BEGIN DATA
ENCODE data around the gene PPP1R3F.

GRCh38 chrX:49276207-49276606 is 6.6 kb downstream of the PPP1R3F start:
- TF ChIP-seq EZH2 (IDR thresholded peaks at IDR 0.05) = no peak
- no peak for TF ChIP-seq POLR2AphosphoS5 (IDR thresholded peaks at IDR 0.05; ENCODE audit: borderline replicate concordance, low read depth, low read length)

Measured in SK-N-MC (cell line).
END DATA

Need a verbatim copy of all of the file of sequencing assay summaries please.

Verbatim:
ENCODE data around the gene PPP1R3F.

GRCh38 chrX:49276207-49276606 is 6.6 kb downstream of the PPP1R3F start:
- TF ChIP-seq EZH2 (IDR thresholded peaks at IDR 0.05) = no peak
- no peak for TF ChIP-seq POLR2AphosphoS5 (IDR thresholded peaks at IDR 0.05; ENCODE audit: borderline replicate concordance, low read depth, low read length)

Measured in SK-N-MC (cell line).